In 1935 the NLRA created a national labor policy encouraging collective bargaining and through subsequent Supreme Court decisions nurtured the development of a system of private arbitration, jointly funded by union and management to provide final and binding resolution of workplace disputes, while preserving the worker’s right to go to court to assure judicial protection of statutory workplace rights. Now, virtually all collective bargaining agreements contain provisions for arbitration even though unionization has decreased. While 34% of the workforce had arbitration protection in 1954, outsourcing and internationalization of production and commerce, changes in workplace structure, computerization and employer hostility to unionization have taken their toll on union membership. At present trade union membership in the United States is at 10.7%, while employers have exploited the good name of jointly crafted collective bargaining arbitration by imposing a soundalike procedure on individual employees in non-unionized enterprises.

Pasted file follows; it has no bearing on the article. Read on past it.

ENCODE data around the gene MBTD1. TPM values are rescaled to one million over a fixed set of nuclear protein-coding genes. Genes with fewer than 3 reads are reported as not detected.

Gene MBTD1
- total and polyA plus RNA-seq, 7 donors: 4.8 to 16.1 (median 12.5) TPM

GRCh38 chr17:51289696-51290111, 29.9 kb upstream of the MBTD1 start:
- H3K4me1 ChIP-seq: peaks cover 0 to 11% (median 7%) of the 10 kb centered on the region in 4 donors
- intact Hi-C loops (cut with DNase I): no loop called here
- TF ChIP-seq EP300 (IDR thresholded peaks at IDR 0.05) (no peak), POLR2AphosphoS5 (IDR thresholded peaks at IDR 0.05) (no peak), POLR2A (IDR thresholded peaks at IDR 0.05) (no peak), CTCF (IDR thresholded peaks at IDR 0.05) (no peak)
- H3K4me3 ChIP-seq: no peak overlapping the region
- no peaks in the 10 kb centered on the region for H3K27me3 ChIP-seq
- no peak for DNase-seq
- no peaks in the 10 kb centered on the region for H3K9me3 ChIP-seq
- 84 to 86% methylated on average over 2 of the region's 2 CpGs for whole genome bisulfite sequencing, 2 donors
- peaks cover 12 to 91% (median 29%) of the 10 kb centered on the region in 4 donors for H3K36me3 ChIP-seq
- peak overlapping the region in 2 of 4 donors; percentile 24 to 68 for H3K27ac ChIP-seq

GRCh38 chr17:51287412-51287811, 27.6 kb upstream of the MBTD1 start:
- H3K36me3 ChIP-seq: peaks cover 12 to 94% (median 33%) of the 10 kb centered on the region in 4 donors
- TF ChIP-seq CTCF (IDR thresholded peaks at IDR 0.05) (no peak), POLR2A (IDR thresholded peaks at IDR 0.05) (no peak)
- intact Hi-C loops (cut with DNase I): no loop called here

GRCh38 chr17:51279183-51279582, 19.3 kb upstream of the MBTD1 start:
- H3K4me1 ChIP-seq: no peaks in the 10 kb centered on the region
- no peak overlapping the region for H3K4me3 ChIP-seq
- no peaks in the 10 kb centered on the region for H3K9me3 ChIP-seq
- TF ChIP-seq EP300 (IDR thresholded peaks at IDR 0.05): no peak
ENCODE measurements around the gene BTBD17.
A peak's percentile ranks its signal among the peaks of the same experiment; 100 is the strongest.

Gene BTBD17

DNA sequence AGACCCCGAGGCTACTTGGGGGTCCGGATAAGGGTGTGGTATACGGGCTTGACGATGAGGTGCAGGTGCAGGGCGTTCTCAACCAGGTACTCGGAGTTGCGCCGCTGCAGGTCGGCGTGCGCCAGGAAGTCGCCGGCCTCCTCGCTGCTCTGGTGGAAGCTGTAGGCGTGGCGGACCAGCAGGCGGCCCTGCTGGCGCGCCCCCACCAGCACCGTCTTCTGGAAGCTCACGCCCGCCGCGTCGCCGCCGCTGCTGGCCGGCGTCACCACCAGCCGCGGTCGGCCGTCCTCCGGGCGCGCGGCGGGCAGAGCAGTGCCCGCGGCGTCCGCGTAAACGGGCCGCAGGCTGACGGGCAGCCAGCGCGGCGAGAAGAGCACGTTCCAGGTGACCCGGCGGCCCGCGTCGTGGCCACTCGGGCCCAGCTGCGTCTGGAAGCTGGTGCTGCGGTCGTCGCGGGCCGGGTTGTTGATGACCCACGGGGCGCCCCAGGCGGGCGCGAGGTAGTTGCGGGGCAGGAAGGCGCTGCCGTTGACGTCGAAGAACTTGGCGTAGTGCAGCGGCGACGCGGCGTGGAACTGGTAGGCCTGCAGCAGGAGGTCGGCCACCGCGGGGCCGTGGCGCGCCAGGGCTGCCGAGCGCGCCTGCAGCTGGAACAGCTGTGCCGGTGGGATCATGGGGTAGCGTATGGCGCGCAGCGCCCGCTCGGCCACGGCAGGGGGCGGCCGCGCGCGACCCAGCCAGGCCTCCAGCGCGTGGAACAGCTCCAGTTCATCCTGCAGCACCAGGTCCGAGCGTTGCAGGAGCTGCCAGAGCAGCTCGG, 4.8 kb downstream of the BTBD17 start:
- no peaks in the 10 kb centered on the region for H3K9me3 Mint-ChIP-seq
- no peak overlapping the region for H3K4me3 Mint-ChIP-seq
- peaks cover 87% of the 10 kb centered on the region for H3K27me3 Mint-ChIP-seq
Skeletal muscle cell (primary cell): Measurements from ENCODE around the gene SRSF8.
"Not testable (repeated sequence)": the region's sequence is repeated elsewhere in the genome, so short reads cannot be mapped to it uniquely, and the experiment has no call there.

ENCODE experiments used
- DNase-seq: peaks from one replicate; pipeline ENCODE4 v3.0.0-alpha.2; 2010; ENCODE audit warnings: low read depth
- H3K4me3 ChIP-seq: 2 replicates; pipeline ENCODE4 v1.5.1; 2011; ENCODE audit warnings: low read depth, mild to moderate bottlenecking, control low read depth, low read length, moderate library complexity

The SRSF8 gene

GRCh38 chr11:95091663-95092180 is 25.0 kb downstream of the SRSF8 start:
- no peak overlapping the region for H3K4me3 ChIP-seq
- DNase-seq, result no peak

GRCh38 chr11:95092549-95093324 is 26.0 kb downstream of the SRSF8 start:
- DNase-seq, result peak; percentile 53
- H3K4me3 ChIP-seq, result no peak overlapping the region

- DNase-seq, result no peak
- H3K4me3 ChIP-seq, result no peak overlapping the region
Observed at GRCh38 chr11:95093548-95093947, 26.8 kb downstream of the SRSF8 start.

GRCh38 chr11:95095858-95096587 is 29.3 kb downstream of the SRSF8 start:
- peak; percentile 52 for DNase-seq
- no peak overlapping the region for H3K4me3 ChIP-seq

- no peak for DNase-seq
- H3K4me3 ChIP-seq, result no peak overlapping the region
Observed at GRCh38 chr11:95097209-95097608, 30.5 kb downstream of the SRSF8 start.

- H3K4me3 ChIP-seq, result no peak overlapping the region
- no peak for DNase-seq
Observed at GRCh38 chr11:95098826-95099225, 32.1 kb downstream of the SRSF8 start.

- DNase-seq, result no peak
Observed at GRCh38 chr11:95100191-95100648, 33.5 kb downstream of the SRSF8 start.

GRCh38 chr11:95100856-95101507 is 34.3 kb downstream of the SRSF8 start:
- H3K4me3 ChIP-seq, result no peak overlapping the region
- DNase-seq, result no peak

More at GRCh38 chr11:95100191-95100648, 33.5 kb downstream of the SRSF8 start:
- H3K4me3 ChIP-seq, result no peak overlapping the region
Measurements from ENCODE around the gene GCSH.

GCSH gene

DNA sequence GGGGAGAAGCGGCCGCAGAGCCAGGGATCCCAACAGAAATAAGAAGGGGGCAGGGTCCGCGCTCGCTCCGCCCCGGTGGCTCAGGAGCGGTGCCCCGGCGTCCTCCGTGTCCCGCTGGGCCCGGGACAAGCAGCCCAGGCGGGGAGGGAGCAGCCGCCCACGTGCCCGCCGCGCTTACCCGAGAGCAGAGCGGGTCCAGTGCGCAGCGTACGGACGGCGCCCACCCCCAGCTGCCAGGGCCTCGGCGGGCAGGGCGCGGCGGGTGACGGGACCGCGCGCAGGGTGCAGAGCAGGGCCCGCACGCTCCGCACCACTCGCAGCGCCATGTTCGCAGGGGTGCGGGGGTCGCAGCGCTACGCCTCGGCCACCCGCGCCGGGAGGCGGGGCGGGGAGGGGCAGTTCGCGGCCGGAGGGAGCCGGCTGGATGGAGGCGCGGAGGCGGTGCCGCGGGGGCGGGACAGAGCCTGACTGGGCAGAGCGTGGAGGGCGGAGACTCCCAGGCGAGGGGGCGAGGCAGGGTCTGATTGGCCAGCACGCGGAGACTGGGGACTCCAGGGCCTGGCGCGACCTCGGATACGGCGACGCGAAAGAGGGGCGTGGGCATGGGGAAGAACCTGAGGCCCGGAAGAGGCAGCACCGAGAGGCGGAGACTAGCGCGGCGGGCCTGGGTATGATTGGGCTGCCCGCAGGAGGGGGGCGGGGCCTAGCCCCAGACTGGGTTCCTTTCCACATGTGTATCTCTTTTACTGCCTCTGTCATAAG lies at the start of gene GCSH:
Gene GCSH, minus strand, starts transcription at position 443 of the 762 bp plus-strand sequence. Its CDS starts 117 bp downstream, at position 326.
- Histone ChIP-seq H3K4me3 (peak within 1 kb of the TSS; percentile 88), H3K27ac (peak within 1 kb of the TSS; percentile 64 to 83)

Employer Controlled Arbitration in the non-unionized sector
This mandatory process also forces employees to surrender their right to statutory protection by requiring adherence to the employer created system as their sole source of protection and as a condition for hire or continued employment. Since the decision of Gilmer v. Interstate Johnson/Lane in 1991, the Supreme Court has been singularly committed to encouraging and empowering such systems, going so far in Epic Systems Corp v Lewis in 2018, as to hold that such individual employment contracts with their universal ban against class action preclude the invocation of NLRA protection of right of workers to form, join and assist in the creation of unions of their own choosing.
Seeking fair treatment for Workers in the new workplace
Society has always been pressed to assure fairness in the workplace. In other industrialized nations that goal has been achieved by comprehensive legislation and government provided courts to assure resolution of any workplace disputes.